The path which led out of the nature reserve took me to a bus stop on the main Doncaster road right across from a noisy garage. I didn't fancy waiting there for thirty minutes and so walked down to the next bus stop at a location called Cooks Cottages, only two miles north of Retford. I now had only twenty minutes to wait; about five minutes before the bus arrived though a couple of young men in a white van waived at me and honked their horn; I don't think they were being friendly though - and I certainly didn't know them. They probably objected to how I was standing, what I was wearing, how I was observing the passing traffic as I looked out for my bus. Maybe they were offended because I'm too tall, or too thin, or they didn't like my glasses or my haircut...whatever it was, it's always something for some people.

Monday, May 20, 2019

A Walk From Doncaster To Conisbrough Along The River

I went for a quite short walk today with a friend from Leeds, one of my favourite local walks, going up the river to Conisbrough.

We had originally planned to meet up in a pub in town with another friend and just have a meal and chat for a few hours but he rang up this morning to say he wasn't feeling very well. Damo had already bought his train ticket and so he travelled through to Doncaster as planned and we went on the walk...the two of us could walk and chat at the same time.

When we reached Newton we spotted six cats in a yard, and then a further two on the lawn at the next house.

We climbed up out of the Don Gorge at Sprotbrough and spent some time in the bistro at the top of the hill; thanks for the birthday treat by the way Damo; tea and cake, a large slice of Black Forest gateau. Damo ordered an Italian vegetable garden pizza for himself - he said it was one of the best he'd ever eaten - he also liked the ambiance and decor of the establishment, 'very  Mediterranean' he said. Damo thought he'd  counted his ninth cat of the day lurking in the shadows at the back of the bistro; when it got closer though we could see the it was actually was a small dog which looked a lot like a cat.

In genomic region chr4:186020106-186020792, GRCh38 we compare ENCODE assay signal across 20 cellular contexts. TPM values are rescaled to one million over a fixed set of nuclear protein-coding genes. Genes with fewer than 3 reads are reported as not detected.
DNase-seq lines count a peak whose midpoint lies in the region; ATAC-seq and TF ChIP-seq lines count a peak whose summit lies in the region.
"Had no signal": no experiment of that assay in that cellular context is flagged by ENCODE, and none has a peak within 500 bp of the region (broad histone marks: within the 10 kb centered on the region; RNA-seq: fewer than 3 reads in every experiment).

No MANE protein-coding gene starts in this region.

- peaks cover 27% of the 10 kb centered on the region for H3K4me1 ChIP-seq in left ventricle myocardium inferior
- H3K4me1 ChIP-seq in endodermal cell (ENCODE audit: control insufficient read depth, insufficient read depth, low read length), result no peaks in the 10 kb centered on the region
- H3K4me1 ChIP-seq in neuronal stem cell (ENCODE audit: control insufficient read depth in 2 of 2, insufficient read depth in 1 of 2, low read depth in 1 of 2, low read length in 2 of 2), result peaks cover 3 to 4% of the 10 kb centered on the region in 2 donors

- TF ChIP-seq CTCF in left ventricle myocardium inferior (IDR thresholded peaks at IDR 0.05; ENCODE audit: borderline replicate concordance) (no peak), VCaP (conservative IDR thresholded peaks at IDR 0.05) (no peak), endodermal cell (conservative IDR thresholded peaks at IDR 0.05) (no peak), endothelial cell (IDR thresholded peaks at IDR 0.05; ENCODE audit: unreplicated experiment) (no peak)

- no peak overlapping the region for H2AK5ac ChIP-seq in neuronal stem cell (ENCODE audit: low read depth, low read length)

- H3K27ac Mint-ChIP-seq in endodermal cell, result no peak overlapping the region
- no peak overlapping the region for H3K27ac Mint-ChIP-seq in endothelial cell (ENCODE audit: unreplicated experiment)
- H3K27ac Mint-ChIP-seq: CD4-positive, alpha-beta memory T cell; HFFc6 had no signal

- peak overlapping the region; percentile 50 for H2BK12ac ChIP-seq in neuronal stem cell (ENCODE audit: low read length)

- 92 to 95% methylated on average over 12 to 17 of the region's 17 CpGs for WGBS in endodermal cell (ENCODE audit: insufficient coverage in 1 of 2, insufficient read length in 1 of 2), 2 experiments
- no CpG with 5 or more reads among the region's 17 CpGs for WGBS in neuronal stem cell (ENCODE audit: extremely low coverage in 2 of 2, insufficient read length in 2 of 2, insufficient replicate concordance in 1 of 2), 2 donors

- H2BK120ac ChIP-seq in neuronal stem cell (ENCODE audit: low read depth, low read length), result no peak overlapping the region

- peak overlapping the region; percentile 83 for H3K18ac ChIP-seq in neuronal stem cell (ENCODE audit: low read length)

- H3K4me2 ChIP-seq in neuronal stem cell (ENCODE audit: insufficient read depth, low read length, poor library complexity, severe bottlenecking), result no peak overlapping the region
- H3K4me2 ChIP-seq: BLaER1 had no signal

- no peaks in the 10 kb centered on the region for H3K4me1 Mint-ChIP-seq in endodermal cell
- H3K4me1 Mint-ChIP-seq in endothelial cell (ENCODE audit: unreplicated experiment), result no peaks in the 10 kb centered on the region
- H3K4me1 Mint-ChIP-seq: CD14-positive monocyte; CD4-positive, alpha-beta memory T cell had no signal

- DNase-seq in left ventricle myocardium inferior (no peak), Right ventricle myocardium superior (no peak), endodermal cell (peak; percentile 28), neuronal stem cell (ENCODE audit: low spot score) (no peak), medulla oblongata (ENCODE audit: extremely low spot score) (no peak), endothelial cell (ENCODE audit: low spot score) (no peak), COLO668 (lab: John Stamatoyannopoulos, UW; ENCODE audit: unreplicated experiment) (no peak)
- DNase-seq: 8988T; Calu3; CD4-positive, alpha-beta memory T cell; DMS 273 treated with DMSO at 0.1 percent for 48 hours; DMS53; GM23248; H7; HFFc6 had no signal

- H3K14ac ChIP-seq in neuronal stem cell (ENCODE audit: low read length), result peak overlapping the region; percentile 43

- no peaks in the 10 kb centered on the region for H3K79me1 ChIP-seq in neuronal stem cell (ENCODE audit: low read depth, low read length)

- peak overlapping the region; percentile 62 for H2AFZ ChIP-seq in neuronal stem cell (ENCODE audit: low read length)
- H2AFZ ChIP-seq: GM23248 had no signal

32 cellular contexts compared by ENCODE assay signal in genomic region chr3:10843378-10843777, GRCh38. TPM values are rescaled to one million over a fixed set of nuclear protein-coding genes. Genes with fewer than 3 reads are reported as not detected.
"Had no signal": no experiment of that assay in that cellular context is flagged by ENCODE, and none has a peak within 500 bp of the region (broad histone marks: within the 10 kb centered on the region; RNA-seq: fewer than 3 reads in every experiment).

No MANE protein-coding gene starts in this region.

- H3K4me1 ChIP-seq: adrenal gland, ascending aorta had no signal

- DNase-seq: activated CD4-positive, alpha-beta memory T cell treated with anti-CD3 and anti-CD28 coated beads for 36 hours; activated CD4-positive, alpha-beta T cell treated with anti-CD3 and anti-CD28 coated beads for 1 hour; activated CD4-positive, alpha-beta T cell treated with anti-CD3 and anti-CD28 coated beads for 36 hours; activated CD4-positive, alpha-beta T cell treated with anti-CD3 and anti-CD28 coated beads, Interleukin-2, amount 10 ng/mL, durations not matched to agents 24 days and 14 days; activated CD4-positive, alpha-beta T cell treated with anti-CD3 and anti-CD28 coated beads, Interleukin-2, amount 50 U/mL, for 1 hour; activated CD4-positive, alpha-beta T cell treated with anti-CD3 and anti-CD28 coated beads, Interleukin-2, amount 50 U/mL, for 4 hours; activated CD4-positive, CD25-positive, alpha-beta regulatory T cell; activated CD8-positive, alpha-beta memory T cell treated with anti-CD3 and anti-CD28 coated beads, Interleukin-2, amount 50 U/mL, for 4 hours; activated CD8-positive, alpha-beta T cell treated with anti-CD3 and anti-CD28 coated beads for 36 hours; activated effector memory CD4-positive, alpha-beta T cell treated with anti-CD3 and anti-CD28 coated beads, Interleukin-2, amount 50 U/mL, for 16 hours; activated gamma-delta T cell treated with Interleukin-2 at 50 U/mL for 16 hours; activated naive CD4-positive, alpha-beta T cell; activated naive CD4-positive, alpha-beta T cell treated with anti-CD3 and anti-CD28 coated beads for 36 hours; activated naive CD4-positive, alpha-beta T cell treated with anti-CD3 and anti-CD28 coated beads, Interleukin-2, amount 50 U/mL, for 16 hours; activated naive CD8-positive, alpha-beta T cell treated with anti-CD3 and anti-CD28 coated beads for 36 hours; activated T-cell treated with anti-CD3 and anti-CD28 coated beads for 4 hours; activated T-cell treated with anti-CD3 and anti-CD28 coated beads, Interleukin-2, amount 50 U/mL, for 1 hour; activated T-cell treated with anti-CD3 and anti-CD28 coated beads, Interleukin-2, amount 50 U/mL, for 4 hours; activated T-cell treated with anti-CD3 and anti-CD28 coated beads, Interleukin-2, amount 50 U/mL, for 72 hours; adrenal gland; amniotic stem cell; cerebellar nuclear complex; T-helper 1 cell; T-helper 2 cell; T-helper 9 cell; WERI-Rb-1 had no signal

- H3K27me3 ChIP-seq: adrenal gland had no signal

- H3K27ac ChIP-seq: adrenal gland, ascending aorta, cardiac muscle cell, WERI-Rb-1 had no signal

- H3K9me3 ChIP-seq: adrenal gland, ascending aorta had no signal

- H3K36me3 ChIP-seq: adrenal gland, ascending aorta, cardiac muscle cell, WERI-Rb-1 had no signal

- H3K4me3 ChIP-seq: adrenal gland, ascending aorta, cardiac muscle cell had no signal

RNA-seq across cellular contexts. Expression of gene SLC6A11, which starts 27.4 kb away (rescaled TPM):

We continued towards Conisbrough, exchanging a few pleasantries with a man on rollerblades who was complaining about his sore ankles. After a while Damo was struggling, not just with his feet, but he was also feeling sick as well and vomited at the bus stop in Conisbrough at the end of the walk...I didn't get away unscathed today either, I suffered one of the worst insect bites or sting that I've ever experienced, so bad that it drew blood. My thick heavy trousers provided no protection for me; the insect probably got trapped underneath the material.

After vomiting Damo felt better, but I struggled not to scratch the bite which was really beginning to itch as we travelled on the bus back to Doncaster.   

Sunday, May 19, 2019

Hessle West Open Gardens 2019

My first visit to an Open Gardens event this summer.

Hessle is a suburban area about five miles west of Hull and although I enjoyed my day out today with my support worker I much prefer visiting the open gardens in the pretty villages. 

We arrived half an hour early and so walked down to the foreshore; I didn't take any decent photographs of the Humber Bridge or the river...but there's a row of pretty cottages near to the northern tower... almost directly beneath the overhead carriageway.

There were some lovely gardens to see today but many of them were quite similar, and because the gardens were quite spread out there was quite a bit of walking to do. There was a free minibus service provided, but we didn't fancy hanging about waiting for it though.

At one point we were quite close to the town centre and so we walked towards the shops, and the church - I couldn't find any suitable spot to photograph the church from though; this was my best attempt.

Back to the final few gardens we visited as we returned to the car; there were about four we didn't get around to seeing though because Siobhan's hip was hurting her a bit.